Distance: 3 miles/ 5km
Duration: 1.5 hours
Max Height: 100ft
Min Height: 0ft.
Total Climb: 100ft
Terrain: Path, track, road and beach. Access is suitable for many and off road buggies are also available.
Map: OS Explorer OL15 Purbeck and South Dorset
Start Point: RSPB Arne visitor centre (Postcode: BH20 5BJ, Grid reference: SY971877)
How to Get There: From Wareham, head south to Stoborough. Travel through Stoborough, turn left onto New Road. Turn right at the cross roads and follow the road for approximately 3 miles, the car park is located on the right just before entering the village.
Dogs: To be kept on a 2m lead due to the environmental sensitivity of the area. There are also no dog bins so please be prepared to take your rubbish with you.
Refreshments: Café at the RSPB centre.
Arne is a chubby peninsula situated on the western edge of Poole Harbour. It guards the reed filled exit of the River Frome to the north and to the south the heathland of Studland. It is set within the Dorset Area of Natural Beauty and is a dramatic landscape in all seasons. The sandy soil, encouraged by careful conservation and management, has developed into rich heathland with gorse and heather surrounding your feet. This environment is perfect for all six of the UKs native reptiles. Silver birch and ancient oak also fill the landscape, sitting alongside sandy beaches with calm waters lapping at the edges. The bustling town of Poole can be seen across the water, but does not impinge in anyway on the peace this little area can provide. However it is popular and at certain times can become busy. Venturing out into the landscape guarantees a little more quiet.
Life on the peninsula started many centuries ago with the evidence of Bronze Age barrows and dykes nearby. Additionally it is quite likely that the Romans would have taken full advantage of the easy access to the water, due to their requirement of salt. The salt industry was extremely important and, as it was so valuable, it was used as payment to the soldiers. This was called ‘salarium’, the Latin word for salt being ‘sal’, and is the origin of our own word ‘salary’.
Arne village is only a small hamlet, consisting of farm, a few cottages, a parish church and the school house which sits opposite. During World War II, at nearby Wareham St Martin, a rather vulnerable cordite factory was in operation. Arne was one location which was used as a decoy. A number of barrels were put in place and set alight, deceiving enemy planes, on a mission to destroy the factory, that this was their target. In 1942 a decoy was put into action, successfully preventing an attack. Sadly, Arne was badly damaged, the village also, and on the 10th August of that same year, the village was abandoned. The scars left of the war have since grown into natural havens. It is only in the last 50 years or so that the village itself has slowly come back to life and now the majority of the land is under RSPB management.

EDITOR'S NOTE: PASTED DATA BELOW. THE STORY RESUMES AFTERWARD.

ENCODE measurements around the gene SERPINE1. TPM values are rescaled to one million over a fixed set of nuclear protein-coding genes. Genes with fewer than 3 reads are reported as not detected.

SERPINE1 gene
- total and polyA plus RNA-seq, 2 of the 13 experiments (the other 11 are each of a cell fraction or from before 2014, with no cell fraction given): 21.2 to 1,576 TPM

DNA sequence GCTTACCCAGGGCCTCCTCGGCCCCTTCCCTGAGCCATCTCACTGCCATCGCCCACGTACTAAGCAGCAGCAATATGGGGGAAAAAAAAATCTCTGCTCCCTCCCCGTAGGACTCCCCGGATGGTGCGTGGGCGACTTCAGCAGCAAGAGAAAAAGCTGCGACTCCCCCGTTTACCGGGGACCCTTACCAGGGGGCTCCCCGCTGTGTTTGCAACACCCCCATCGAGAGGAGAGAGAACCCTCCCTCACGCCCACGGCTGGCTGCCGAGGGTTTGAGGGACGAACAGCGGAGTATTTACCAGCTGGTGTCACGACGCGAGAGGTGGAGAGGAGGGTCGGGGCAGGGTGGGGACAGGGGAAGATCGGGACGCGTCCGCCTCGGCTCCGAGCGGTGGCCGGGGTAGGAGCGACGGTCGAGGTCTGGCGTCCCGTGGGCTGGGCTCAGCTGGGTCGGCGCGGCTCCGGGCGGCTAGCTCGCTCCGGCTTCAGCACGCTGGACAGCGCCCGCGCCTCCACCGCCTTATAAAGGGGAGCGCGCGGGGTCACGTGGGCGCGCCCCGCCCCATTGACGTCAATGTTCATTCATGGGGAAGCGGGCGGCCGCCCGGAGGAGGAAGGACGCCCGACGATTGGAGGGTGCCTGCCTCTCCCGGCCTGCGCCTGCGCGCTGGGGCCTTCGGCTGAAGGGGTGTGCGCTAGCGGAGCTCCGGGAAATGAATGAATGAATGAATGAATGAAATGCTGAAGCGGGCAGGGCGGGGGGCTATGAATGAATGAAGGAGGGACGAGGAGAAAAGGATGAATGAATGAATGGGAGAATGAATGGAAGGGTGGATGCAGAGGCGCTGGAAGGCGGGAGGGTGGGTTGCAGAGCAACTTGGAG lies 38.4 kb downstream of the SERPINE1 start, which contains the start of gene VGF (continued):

There is no strict route to this walk; the reserve offers a number of options. This particular route follows the red banded posts, venturing through Big Wood and to Shipstal Point.
From the car park, head up the road towards Arne village centre. The church appears on your left hand side, high up above the road. It is dedicated to St Nicholas of Myra, the patron saint of sailors, and dates from around 1200. The school house opposite was opened in 1832, but with so few children in attendance, it had to close less than 100 years later in 1922.
Wrap around the school and take the track off to the right. In about 50 yards or so, turn left through a small gate, following the hedge on your left hand side and into woodland. The paths are easy to follow. The forest becomes quite thick; hence its name ‘Big Wood’, but every now and then, depending on the level of leaf, small little shimmering glimpses of Poole harbour shine between the tree trunks.
Continue to follow the path, keeping left at any junction and the eyes peeled for the leading coloured posts. As you turn a sharp left, a bird hide appears ahead, well worth a little stare out across the water. The wildlife, at all times of year is rife; a keen bird watcher would rarely be disappointed. Return back to the path from the hide and follow the route to the left. Continue along the route and the trees start to give way to more heather as you travel backwards through natural succession.
When you meet a crossroads on a sandy path, turn left to head to Shipstal Point. This white beach is a stunner. It is covered by light coloured shells and oysters, another resource favoured by the Romans. The shoreline’s bordering trees are miraculously surviving the force of erosion by clinging on to the remaining land by their tough, resistant roots. But the calm waters show no aggression. The view to the north is decorated by the sparkle from buildings of Poole, but as you cast your eyes elsewhere, all becomes nature, the odd boat and wooden platoon being the only things to risk the scene. Long Island and Round Island are across the water and to the south are the flat marshlands leading to the River Corfe. In the far distance rise the Purbeck Hills.
At the beach turn right and follow the water’s edge until the landscape widens out. A small path on your right guides you, reluctantly, away from the shore and up to another path, returning to the heath and sliver birch. Continue to follow the path parallel to the beach and then turning inland. At a junction of paths turn left, also marked with a red post. Follow the path around to the right to go deeper into the trees.
The route takes you back through some ancient woodland, the branches, which were once gnarly, have grown strong and thick, and the perfect playground for any scrambler. The path continues straight ahead and brings you back out onto the village road, Turn a sharp left to return to the car park.